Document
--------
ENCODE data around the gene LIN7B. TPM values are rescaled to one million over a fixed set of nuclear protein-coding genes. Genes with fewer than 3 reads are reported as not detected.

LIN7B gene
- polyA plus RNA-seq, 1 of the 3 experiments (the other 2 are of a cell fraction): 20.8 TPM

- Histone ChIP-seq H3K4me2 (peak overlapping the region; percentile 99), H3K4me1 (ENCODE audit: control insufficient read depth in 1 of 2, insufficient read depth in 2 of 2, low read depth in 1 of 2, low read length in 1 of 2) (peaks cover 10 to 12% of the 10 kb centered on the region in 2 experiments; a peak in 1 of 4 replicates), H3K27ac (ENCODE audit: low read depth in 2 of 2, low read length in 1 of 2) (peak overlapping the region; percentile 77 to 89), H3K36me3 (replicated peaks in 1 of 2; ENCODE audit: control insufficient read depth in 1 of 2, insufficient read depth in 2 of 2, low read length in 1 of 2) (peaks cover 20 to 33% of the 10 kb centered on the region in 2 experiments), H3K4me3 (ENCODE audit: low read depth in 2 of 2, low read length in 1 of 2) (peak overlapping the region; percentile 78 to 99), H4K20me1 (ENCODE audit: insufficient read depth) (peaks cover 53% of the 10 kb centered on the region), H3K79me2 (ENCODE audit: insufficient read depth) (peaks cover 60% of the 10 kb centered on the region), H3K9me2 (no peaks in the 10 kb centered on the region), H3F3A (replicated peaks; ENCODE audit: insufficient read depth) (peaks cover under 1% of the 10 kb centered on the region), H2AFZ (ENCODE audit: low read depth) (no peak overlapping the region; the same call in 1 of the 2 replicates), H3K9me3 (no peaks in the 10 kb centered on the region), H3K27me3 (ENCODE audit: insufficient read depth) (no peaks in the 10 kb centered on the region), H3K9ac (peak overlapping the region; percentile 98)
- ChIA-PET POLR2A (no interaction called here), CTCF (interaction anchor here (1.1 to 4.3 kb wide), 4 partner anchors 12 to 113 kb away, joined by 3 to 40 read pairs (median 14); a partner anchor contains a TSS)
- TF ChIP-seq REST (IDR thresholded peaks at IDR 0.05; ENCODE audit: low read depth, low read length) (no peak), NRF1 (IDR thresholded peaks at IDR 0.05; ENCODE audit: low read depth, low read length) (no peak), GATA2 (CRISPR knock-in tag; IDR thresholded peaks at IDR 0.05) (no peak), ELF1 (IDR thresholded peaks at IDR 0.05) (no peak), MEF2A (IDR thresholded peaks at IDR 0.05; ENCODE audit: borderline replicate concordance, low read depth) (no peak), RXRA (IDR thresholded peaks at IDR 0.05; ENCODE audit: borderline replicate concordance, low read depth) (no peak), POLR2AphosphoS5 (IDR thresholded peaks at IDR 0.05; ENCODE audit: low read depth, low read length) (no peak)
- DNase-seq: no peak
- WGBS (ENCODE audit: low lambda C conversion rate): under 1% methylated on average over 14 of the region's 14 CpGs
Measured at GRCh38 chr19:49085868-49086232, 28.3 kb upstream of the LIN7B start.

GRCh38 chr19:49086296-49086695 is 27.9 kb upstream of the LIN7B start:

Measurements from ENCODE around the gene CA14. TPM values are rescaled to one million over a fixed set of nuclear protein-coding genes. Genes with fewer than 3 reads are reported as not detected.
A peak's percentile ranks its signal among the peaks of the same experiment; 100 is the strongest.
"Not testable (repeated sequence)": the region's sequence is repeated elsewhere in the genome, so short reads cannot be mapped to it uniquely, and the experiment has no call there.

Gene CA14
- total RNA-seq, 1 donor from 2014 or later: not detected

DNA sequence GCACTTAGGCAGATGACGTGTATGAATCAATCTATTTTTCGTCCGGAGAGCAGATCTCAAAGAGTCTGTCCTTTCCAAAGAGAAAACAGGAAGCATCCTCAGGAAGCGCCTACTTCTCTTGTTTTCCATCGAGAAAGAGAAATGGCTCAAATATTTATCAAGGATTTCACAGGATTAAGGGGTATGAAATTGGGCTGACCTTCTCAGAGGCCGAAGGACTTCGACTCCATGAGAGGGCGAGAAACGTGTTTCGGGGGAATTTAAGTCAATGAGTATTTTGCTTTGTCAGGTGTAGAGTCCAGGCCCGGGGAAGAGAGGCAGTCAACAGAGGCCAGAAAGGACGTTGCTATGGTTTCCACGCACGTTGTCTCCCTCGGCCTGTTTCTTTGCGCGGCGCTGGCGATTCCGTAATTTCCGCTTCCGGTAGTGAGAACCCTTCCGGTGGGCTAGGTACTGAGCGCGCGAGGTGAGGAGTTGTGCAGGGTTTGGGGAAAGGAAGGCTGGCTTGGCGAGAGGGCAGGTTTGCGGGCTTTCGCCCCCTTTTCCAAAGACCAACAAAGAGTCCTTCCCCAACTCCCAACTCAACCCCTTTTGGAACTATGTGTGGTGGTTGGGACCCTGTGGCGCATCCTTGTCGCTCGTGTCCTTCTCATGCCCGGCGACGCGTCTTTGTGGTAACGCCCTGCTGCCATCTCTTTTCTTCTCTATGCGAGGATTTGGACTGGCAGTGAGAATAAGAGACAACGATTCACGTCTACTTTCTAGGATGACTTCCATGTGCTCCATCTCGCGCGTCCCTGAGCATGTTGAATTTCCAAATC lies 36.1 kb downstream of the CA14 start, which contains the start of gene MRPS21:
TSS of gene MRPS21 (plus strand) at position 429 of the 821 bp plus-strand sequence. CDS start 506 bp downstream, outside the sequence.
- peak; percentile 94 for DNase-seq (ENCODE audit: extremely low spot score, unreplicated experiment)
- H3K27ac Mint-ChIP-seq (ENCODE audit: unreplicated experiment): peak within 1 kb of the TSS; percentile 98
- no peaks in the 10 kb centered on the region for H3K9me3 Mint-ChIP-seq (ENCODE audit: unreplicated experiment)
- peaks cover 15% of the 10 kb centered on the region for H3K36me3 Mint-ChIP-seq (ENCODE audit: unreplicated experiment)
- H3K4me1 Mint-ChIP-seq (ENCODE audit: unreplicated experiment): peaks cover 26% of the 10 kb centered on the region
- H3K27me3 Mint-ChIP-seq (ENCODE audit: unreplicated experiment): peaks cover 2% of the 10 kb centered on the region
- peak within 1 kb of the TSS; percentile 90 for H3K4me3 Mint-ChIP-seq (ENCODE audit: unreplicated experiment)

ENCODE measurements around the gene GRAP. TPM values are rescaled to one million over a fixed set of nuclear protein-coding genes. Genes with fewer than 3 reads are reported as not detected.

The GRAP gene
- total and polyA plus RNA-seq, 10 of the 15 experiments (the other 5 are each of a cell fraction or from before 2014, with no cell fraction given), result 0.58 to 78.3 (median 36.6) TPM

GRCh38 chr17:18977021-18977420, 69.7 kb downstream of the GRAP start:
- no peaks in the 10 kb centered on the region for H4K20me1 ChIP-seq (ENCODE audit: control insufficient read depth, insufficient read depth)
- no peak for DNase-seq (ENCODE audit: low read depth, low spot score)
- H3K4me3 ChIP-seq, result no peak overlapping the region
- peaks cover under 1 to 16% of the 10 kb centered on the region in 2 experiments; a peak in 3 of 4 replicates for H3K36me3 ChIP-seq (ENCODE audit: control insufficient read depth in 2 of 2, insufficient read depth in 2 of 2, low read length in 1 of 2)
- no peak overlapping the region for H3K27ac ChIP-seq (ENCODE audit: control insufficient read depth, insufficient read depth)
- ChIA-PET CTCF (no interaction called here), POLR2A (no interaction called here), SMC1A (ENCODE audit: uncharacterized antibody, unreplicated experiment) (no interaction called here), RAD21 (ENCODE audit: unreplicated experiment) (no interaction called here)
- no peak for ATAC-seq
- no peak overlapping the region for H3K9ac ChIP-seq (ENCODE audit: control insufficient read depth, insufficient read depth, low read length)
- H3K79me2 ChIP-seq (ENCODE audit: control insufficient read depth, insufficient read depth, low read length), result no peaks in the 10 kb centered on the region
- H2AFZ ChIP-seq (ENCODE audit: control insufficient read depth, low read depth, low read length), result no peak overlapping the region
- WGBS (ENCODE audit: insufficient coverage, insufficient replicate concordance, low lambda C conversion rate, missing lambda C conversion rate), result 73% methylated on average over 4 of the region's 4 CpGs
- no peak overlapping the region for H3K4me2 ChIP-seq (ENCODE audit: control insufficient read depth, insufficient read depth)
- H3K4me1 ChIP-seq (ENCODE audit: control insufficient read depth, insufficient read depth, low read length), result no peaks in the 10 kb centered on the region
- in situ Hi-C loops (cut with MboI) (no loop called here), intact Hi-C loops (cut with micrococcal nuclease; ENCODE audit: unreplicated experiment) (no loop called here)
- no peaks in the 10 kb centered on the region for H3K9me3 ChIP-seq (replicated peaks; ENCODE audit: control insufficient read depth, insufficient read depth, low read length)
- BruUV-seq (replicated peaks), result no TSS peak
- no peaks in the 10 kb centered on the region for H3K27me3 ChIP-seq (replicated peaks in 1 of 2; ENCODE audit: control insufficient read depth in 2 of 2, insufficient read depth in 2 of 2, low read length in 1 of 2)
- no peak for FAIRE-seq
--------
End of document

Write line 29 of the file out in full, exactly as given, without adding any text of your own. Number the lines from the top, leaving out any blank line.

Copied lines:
- no peaks in the 10 kb centered on the region for H4K20me1 ChIP-seq (ENCODE audit: control insufficient read depth, insufficient read depth)